Olive ring box with flip up (hinged) lid. Black velvet lined cushion interior.
Size 64 x 71 x 43mm (please note maximum ring height of 22mm, see diagram in gallery)
Olive Olea europaea
Olive wood is derived from the olive tree, a species of small, fruit-bearing tree found in much of Africa, the Mediterranean basin, the Arabian Peninsula and southern Asia. It is deep brown in colour with strong, oil-like grain patterns that are a beautiful distinguishing feature.
Olive trees have thick, irregular trunks and knotted branches, making for interesting-shaped planks that are rarely angular. Olive trees can live for hundreds of years, and while they take a long time to grow, the wood is often a by-product of the agricultural industry, since trees eventually stop producing good fruit. This makes (much) olive wood a sustainable material.
The Olive tree is thought to have originated in Asia Minor, where it was cultivated as early as 6000 years ago. From there it spread to the eastern Mediterranean, where it is known to have been cultivated since 3000 BC. From there it did not take long for it to spread throughout the Mediterranean region, which is still one of the most important region of cultivation today, although other countries with a Mediterranean climate, such as Chile, South Africa and California, New Zealand, Mexico and many others, have also adopted this gift from the Goddess Athena.
The ancient civilizations of Asia Minor certainly valued this precious tree – and not just for culinary purposes, either. The ancient Egyptians used it in their embalming recipes to preserve the mummies of their kings as well as in the preparation of numerous cosmetic lotions and potions, pomades and pastes.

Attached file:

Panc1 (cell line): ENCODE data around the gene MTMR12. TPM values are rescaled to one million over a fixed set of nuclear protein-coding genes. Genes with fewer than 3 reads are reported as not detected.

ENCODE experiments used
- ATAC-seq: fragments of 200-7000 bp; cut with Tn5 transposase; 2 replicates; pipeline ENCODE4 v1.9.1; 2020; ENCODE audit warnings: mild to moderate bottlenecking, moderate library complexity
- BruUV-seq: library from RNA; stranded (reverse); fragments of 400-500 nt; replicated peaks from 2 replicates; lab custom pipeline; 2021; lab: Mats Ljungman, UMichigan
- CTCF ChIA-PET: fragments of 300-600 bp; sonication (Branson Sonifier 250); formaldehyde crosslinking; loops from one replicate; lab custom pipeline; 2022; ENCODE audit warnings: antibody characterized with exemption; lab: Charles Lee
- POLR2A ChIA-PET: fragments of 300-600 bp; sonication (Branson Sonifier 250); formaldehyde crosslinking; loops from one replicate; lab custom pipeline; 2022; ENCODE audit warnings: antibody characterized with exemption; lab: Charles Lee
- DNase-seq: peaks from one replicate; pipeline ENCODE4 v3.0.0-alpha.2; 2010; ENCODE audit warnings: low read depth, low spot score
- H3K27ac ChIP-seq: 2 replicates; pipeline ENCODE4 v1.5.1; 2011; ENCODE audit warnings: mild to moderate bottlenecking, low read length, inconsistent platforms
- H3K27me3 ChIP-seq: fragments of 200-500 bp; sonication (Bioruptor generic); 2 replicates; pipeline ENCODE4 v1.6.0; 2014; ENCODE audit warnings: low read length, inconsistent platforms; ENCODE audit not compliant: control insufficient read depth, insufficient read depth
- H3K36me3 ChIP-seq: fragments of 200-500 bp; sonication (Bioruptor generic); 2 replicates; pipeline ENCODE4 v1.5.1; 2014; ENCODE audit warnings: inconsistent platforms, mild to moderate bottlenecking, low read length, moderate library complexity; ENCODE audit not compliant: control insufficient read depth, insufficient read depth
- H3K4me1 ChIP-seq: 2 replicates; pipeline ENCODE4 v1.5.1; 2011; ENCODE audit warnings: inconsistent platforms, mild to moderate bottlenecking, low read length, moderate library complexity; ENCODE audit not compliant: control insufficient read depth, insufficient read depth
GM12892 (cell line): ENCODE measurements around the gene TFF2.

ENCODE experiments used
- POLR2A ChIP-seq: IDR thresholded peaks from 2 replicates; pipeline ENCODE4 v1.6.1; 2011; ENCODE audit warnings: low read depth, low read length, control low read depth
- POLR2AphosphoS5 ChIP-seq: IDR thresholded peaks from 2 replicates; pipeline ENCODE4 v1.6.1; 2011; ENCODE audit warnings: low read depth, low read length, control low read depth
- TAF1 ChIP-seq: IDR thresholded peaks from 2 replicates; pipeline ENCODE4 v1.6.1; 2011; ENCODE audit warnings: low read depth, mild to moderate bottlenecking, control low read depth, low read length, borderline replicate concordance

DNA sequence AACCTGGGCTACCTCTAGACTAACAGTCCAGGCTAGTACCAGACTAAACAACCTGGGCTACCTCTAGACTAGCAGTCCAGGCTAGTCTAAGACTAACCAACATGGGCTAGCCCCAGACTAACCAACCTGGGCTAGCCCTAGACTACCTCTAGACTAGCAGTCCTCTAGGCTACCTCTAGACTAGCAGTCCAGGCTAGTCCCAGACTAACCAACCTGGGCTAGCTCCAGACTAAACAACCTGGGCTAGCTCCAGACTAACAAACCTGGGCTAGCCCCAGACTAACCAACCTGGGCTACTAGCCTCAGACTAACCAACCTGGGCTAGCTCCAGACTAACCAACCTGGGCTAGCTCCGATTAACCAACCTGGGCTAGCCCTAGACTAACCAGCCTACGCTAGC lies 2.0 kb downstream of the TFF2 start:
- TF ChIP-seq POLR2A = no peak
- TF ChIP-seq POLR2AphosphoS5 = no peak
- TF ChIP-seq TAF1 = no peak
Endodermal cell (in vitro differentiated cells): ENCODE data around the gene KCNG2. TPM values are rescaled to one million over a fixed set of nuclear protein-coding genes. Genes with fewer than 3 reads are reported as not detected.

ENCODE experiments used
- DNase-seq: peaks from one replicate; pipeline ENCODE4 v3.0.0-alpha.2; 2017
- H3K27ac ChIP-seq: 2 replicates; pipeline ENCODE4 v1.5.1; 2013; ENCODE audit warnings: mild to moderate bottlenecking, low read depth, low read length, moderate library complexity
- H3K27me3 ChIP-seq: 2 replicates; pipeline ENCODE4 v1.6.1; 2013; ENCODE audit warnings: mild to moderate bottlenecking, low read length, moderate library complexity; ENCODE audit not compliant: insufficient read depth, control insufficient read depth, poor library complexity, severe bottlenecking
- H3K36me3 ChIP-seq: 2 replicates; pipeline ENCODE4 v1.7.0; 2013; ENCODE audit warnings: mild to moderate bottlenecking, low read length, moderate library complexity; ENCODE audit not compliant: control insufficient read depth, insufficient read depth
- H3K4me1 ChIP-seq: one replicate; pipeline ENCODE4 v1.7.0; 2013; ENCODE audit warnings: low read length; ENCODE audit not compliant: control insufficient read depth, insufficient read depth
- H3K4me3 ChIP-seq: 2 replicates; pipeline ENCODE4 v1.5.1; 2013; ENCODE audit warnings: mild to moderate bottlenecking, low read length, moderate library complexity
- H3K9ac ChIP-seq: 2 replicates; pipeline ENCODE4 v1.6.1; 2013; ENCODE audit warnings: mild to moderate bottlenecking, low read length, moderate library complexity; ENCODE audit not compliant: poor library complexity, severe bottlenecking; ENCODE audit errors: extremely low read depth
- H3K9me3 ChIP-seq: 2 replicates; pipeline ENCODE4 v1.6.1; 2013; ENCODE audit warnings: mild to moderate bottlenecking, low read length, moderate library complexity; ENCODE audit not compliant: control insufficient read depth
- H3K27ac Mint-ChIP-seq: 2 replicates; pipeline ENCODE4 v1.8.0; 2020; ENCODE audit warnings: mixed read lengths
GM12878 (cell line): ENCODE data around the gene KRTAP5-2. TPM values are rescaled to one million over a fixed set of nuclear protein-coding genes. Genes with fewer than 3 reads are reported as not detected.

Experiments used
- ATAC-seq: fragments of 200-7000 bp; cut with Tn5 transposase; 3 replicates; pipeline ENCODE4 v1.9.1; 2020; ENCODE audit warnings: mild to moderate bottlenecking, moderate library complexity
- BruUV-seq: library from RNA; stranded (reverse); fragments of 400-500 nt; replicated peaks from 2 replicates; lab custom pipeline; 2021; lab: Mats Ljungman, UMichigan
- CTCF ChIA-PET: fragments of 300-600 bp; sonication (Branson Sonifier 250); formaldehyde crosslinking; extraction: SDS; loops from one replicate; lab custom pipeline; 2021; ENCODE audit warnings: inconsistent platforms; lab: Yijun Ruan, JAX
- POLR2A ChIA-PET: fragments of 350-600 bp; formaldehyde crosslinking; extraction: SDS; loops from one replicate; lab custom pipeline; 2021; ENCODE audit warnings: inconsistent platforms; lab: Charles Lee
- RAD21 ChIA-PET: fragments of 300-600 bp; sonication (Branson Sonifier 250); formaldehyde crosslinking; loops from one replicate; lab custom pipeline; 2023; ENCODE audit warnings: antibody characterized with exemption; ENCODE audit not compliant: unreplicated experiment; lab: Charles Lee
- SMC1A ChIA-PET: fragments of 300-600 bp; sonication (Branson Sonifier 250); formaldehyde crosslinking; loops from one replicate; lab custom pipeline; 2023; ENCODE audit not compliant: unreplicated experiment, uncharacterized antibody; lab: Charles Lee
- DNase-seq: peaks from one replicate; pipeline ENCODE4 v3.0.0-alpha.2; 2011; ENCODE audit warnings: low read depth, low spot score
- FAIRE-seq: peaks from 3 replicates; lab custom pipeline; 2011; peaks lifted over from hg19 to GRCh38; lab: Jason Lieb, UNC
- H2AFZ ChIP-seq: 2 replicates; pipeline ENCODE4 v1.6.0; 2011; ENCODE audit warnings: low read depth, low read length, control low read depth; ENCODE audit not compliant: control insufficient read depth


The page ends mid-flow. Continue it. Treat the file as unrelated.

In the times before electricity and paraffin, Olive oil was also widely used as a lamp oil and in the days of antiquity, that meant it kept the sacred flames in the temples burning. Olive oil was considered a numinous substance, which served as a sacred salve or consecration oil to purify the physical body in honor of the Gods. The ancient Greek greeting ‘salve’ meaning as much as ‘may you be oiled’ implies this use of Olive oil as a blessing and sanctifying substance. The word ‘salvation’ takes it’s meaning from the same root.
The Bible is full of references to the sacred Olive trees and even the Old Testament bears witness to its importance: Moses exempted from the military service those who devoted their time to Olive cultivation. Elsewhere we hear that Noah received the message that peace and tranquility had returned to earth, by way of a dove that carried a twig of Olive in its beak. It is not surprising that Olive has come to symbolize peace and protection, and some people even argue that the tree of life in the garden of Eden must have been an Olive tree.